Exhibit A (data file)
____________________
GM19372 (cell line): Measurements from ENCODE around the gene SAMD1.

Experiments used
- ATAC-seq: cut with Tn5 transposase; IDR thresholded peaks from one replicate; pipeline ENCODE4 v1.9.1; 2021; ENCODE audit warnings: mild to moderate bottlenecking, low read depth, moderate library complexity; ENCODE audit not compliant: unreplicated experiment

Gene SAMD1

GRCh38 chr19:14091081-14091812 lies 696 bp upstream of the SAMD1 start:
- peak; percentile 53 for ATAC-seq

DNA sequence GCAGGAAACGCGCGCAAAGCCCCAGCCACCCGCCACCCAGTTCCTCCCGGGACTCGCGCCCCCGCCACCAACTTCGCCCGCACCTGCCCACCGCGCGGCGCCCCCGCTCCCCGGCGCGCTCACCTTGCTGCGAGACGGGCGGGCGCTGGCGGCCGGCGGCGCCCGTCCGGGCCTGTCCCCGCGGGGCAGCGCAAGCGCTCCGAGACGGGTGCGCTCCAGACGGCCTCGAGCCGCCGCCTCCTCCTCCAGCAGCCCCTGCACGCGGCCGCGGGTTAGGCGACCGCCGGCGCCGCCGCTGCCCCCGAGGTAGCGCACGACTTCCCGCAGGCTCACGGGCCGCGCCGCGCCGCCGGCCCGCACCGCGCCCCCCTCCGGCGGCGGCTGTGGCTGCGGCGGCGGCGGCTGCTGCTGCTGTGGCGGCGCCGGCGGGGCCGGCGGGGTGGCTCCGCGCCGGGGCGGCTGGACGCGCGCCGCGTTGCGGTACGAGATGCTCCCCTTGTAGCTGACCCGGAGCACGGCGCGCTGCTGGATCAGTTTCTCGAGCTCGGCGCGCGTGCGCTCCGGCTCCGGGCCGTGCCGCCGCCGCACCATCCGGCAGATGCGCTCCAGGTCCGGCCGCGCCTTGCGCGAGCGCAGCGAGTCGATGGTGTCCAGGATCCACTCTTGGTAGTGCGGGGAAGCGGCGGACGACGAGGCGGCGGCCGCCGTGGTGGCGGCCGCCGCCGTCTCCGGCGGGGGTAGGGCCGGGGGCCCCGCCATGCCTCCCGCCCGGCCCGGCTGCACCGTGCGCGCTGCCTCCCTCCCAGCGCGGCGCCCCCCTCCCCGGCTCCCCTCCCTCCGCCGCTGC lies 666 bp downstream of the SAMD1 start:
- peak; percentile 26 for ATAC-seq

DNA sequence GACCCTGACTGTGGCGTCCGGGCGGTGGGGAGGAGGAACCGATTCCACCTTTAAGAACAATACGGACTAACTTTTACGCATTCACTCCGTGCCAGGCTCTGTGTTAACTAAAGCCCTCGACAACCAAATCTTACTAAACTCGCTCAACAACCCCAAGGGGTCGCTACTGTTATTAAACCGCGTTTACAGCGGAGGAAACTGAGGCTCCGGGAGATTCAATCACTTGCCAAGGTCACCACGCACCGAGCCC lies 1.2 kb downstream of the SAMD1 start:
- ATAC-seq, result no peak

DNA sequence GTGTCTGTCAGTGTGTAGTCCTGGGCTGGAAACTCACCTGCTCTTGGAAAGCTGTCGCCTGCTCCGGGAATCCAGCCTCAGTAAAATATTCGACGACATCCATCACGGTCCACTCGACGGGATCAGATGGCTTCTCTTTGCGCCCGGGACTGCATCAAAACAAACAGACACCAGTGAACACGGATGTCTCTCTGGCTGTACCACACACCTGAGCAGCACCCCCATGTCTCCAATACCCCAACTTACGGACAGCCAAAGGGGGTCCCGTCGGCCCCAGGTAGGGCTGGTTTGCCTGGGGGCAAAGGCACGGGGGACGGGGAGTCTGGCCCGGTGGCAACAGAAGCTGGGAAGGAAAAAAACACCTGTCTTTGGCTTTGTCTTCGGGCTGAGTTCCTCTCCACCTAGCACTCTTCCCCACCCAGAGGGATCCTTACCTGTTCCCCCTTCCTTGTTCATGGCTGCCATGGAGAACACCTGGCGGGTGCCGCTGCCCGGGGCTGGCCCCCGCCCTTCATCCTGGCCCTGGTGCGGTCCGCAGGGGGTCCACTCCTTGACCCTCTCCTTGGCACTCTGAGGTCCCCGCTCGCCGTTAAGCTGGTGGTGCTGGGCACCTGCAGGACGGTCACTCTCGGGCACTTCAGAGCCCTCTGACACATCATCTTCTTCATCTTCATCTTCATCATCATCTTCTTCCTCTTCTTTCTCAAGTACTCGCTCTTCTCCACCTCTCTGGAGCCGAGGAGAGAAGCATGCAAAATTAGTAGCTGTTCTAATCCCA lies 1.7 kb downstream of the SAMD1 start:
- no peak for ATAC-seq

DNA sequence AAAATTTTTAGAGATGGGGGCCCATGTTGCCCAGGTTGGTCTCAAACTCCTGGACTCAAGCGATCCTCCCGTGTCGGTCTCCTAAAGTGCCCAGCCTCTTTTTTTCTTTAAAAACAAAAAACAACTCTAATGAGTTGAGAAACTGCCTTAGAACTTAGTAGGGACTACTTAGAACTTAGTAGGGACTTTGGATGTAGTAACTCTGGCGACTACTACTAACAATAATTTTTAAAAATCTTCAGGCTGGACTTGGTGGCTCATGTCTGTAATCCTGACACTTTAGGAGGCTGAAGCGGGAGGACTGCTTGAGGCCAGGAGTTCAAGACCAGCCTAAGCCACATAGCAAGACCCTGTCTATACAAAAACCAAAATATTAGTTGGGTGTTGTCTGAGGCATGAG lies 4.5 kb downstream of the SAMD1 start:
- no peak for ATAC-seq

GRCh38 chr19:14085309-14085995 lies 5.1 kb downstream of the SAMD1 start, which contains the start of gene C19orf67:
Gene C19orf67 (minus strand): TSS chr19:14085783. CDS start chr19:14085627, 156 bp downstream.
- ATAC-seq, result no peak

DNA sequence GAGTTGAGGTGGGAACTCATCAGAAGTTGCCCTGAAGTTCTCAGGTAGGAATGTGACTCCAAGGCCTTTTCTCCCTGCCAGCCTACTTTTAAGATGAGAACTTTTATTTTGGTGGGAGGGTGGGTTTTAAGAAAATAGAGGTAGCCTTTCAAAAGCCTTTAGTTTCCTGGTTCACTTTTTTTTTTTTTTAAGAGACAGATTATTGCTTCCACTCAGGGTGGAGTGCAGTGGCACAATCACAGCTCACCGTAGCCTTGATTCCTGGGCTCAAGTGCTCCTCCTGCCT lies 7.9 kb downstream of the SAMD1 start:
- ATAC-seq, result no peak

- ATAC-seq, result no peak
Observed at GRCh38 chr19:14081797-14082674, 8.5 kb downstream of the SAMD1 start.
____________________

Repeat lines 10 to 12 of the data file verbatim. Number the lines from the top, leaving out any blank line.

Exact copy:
- ATAC-seq, result no peak

DNA sequence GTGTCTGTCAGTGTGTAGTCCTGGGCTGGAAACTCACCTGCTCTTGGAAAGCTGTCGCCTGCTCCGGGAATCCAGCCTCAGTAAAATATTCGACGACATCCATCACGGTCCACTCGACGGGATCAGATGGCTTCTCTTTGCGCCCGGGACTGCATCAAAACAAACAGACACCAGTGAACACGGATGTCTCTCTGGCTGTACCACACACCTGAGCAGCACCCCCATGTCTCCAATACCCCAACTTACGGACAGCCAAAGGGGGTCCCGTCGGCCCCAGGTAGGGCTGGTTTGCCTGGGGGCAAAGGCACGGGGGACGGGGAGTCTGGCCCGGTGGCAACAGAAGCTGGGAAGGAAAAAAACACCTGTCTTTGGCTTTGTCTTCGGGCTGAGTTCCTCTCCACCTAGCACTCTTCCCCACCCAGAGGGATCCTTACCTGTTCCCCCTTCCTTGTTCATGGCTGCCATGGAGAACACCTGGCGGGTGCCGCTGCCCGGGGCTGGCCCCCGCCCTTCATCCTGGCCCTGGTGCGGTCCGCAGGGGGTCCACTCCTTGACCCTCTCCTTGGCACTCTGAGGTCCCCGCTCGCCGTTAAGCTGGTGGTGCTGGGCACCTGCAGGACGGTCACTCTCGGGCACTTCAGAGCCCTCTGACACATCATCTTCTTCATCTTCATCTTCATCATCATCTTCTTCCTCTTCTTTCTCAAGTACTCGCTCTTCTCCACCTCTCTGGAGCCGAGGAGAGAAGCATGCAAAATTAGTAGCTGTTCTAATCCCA lies 1.7 kb downstream of the SAMD1 start:
- no peak for ATAC-seq